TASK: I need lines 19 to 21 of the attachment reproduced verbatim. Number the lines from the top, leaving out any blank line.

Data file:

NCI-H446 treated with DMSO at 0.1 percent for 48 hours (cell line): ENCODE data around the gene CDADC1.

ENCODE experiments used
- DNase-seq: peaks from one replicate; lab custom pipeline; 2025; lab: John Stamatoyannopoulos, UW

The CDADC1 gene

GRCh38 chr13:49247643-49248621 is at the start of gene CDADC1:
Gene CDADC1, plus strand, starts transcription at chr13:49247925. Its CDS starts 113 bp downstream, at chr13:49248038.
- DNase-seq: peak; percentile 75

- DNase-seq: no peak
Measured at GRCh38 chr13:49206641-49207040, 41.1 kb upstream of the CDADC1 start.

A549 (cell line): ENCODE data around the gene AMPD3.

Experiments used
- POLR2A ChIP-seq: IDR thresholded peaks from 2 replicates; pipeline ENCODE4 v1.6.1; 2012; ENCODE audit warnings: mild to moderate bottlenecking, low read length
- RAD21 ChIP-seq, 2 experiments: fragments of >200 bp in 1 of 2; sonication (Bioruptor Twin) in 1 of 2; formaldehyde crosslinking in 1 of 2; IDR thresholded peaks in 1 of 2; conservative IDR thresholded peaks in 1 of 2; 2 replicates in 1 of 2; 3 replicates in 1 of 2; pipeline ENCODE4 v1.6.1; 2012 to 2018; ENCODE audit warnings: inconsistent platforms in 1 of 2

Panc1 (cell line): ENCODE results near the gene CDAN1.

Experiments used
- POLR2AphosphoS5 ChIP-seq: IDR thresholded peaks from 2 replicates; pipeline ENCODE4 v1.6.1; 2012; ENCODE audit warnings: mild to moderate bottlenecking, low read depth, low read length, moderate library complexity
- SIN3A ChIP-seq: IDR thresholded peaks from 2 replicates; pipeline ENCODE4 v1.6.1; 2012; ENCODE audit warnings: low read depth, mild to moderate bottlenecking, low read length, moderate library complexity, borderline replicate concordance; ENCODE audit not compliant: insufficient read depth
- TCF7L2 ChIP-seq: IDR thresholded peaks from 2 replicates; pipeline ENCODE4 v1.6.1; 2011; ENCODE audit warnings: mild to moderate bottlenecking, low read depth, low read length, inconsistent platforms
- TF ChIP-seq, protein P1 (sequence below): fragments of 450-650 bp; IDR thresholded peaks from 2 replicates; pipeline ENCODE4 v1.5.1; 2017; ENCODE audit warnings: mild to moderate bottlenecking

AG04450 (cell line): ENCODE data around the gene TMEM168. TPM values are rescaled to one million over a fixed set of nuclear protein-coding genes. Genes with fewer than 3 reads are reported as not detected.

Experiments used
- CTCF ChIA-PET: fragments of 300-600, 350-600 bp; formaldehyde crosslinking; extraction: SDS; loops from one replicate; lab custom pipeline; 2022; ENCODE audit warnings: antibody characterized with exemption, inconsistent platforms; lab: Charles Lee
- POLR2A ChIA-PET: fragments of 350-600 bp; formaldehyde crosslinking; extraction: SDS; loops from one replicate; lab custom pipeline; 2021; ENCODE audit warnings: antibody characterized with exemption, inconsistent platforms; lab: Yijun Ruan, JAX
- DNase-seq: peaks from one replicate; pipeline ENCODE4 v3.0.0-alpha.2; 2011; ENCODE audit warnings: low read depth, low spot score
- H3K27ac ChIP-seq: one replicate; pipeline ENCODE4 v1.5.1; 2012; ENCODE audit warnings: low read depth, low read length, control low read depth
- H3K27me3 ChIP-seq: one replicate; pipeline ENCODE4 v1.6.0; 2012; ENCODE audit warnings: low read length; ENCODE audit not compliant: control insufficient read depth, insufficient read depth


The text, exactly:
- TF ChIP-seq, protein P1 (sequence below): fragments of 450-650 bp; IDR thresholded peaks from 2 replicates; pipeline ENCODE4 v1.5.1; 2017; ENCODE audit warnings: mild to moderate bottlenecking

AG04450 (cell line): ENCODE data around the gene TMEM168. TPM values are rescaled to one million over a fixed set of nuclear protein-coding genes. Genes with fewer than 3 reads are reported as not detected.

Experiments used